Its an odd thing for me, because I didnt really want to write another album anytime soon. Id done five previous to this, and its a pretty laborious experience. And then also, I was wondering whether the format is even valid any more. I just have a really good relationship with Noah Pred from Thoughtless Music. Hes just a good friend and a sweetheart, and hes been so supportive of all the music that Ive done. He was like Rick, I think you should do an album. I was like oh really? He kept pushing for it, so I thought, Ill give it a go, but I dont know how its going to work. It might be shit
So from the outset, you didnt have a story that you wanted to tell straight away?
No, not at all. And then, its really weird because in the middle of winter, I did something that I dont think Ill ever try to do again, which was to decide by myself that now is a good time to rapidly come off my anti-depressant medication. First of all, winter is not a very good time to do this, especially in Germany [laughs].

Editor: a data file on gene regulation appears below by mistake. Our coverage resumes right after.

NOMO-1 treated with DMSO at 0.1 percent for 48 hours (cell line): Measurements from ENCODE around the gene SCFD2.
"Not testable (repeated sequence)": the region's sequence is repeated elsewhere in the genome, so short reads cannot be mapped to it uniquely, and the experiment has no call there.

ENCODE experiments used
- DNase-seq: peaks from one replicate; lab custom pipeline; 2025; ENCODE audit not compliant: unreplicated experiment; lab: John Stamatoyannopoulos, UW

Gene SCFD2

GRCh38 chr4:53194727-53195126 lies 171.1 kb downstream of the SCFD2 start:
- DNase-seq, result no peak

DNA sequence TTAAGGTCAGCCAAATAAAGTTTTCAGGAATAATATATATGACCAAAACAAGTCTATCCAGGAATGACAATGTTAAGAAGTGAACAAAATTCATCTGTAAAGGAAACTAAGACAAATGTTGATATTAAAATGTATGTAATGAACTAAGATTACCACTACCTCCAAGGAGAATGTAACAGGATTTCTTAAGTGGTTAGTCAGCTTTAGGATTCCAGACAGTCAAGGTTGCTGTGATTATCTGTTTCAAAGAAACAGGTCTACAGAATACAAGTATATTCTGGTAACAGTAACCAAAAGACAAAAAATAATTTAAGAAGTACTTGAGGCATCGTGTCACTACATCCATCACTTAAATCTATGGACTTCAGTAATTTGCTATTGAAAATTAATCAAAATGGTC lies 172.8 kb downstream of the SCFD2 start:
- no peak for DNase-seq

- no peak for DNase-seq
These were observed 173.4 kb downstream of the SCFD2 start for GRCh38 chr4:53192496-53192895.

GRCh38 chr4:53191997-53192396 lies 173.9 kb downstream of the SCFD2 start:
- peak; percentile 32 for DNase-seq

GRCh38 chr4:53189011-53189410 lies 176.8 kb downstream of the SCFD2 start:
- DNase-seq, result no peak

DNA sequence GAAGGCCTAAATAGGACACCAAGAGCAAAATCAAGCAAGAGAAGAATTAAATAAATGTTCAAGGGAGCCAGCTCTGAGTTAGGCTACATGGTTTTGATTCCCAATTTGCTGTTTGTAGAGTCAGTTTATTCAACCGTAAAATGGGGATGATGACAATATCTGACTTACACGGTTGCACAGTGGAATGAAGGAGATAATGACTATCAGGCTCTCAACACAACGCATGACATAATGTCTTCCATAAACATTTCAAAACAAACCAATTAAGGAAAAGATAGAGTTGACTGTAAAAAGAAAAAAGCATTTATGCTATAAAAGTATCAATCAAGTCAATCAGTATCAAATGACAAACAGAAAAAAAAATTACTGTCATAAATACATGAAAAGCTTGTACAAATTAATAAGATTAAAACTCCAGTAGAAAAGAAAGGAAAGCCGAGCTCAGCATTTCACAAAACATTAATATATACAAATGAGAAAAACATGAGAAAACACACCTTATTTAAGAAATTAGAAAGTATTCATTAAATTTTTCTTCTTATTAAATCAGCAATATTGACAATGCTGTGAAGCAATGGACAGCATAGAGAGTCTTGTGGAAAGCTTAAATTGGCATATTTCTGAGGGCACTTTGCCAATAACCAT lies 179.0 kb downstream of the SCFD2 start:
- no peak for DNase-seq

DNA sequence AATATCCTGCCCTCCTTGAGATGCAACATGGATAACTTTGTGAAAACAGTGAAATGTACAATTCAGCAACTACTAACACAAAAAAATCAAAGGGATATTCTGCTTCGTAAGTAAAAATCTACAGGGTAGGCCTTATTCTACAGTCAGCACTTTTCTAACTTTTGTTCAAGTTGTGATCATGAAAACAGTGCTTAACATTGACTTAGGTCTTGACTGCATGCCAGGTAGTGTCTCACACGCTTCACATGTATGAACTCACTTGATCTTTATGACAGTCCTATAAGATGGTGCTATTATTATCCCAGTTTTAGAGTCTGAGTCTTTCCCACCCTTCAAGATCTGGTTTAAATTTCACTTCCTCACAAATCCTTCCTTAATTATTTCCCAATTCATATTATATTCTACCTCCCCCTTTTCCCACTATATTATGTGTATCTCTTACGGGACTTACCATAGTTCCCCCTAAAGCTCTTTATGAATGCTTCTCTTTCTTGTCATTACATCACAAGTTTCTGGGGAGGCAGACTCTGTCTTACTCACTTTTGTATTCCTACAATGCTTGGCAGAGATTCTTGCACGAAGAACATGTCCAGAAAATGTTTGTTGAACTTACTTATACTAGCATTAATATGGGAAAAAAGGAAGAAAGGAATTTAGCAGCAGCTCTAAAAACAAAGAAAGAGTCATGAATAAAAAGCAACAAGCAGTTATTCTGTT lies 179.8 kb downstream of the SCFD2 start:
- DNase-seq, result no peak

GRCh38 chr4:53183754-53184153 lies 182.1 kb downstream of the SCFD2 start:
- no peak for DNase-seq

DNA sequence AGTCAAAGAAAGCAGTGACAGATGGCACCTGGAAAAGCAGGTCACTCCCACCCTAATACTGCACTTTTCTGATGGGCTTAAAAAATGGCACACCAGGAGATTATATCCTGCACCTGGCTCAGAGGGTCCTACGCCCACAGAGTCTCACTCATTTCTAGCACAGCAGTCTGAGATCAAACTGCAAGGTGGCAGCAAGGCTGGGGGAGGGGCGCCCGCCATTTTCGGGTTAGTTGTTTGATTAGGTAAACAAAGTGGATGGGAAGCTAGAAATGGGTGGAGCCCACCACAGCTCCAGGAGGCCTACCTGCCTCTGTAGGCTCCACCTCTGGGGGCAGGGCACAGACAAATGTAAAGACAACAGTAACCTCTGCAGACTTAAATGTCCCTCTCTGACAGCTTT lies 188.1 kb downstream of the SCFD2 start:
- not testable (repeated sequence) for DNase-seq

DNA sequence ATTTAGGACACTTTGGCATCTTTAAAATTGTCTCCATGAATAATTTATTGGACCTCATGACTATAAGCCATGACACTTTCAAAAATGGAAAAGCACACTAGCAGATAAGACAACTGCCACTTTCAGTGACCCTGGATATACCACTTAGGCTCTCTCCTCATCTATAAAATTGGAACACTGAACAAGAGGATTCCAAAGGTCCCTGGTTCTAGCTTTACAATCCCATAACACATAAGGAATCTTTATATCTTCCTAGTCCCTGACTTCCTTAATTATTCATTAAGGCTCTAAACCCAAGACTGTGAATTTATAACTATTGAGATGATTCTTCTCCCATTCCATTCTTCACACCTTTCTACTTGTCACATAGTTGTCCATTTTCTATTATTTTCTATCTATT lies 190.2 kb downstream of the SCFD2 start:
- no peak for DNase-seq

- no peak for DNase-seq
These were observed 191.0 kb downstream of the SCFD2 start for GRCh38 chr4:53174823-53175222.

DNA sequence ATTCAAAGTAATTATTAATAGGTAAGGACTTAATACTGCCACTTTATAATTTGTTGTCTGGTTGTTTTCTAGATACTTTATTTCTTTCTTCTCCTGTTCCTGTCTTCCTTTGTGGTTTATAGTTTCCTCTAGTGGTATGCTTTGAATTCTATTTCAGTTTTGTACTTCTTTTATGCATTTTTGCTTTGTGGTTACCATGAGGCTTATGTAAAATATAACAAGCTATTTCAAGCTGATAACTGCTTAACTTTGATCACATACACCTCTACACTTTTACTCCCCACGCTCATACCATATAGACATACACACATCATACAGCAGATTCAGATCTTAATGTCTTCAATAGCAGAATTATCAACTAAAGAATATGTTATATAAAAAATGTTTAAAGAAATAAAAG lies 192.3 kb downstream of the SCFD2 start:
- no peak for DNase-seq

Had you talked to the doctor about it as well?
Ah, nope [laughs]. Well, Id spoken to the doctor a couple of years ago, and he was like [in German accent], Why are you still on this high dose of this medication? You need to come off! and I was like Oh no really? Should I?
And this was for how many years?
About eight. And Im one to sometimes get moralistic about the necessity to not be reliant on anyone else, and that kind of backfired for me [laughs].
Do you think you couldve been a bit more considered about it?
Again, it was kind of stupid, but I thought to myself, I have one month left of prescriptions, so therefore Ill get off all in one month. Then I went off and renewed my script, so after that, every week I was halving my dose. I was OK for about three weeks, but then I plunged into utter panic, terror and disarray, a crazy meltdown suicidal panic attack, cold sweats In the midst of which, I was trying to write music. I was so exhausted, I couldnt really do anything.
A sort of stabilising thing was just to try to have at least one or two hours a day where I was actually trying to work; by which stage I wasnt even consciously focusing on any idea of an album, I was just trying to write whatever. Then it became clear that as a body of work, the tracks that I produced would be reflective of this tone. I knew I wanted to write an album that was more techno, but the series of events dictated how it would turn out in the end.